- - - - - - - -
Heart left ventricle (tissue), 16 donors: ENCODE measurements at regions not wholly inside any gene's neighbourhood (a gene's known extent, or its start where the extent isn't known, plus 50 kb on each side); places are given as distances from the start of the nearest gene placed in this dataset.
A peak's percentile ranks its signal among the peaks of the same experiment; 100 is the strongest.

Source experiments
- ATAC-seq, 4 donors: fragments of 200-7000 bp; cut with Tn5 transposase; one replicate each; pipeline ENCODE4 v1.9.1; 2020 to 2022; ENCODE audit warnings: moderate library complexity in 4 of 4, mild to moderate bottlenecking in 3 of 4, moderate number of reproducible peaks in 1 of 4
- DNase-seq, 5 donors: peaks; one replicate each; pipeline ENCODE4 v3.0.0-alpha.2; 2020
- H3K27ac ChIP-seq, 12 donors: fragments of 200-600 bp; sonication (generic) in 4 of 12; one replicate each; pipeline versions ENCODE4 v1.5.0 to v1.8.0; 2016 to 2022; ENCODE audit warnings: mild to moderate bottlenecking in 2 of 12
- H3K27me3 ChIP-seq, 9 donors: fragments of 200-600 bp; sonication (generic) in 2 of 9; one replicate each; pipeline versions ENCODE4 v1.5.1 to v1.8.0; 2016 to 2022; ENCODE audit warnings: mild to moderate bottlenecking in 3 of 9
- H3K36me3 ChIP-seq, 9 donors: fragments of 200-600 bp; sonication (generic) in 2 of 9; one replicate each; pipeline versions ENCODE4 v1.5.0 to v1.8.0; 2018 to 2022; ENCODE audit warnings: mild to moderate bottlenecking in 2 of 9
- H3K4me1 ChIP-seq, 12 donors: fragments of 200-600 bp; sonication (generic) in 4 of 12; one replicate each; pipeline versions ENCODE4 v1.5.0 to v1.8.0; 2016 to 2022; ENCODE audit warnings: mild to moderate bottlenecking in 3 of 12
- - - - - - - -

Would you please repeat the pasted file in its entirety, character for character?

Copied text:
Heart left ventricle (tissue), 16 donors: ENCODE measurements at regions not wholly inside any gene's neighbourhood (a gene's known extent, or its start where the extent isn't known, plus 50 kb on each side); places are given as distances from the start of the nearest gene placed in this dataset.
A peak's percentile ranks its signal among the peaks of the same experiment; 100 is the strongest.

Source experiments
- ATAC-seq, 4 donors: fragments of 200-7000 bp; cut with Tn5 transposase; one replicate each; pipeline ENCODE4 v1.9.1; 2020 to 2022; ENCODE audit warnings: moderate library complexity in 4 of 4, mild to moderate bottlenecking in 3 of 4, moderate number of reproducible peaks in 1 of 4
- DNase-seq, 5 donors: peaks; one replicate each; pipeline ENCODE4 v3.0.0-alpha.2; 2020
- H3K27ac ChIP-seq, 12 donors: fragments of 200-600 bp; sonication (generic) in 4 of 12; one replicate each; pipeline versions ENCODE4 v1.5.0 to v1.8.0; 2016 to 2022; ENCODE audit warnings: mild to moderate bottlenecking in 2 of 12
- H3K27me3 ChIP-seq, 9 donors: fragments of 200-600 bp; sonication (generic) in 2 of 9; one replicate each; pipeline versions ENCODE4 v1.5.1 to v1.8.0; 2016 to 2022; ENCODE audit warnings: mild to moderate bottlenecking in 3 of 9
- H3K36me3 ChIP-seq, 9 donors: fragments of 200-600 bp; sonication (generic) in 2 of 9; one replicate each; pipeline versions ENCODE4 v1.5.0 to v1.8.0; 2018 to 2022; ENCODE audit warnings: mild to moderate bottlenecking in 2 of 9
- H3K4me1 ChIP-seq, 12 donors: fragments of 200-600 bp; sonication (generic) in 4 of 12; one replicate each; pipeline versions ENCODE4 v1.5.0 to v1.8.0; 2016 to 2022; ENCODE audit warnings: mild to moderate bottlenecking in 3 of 12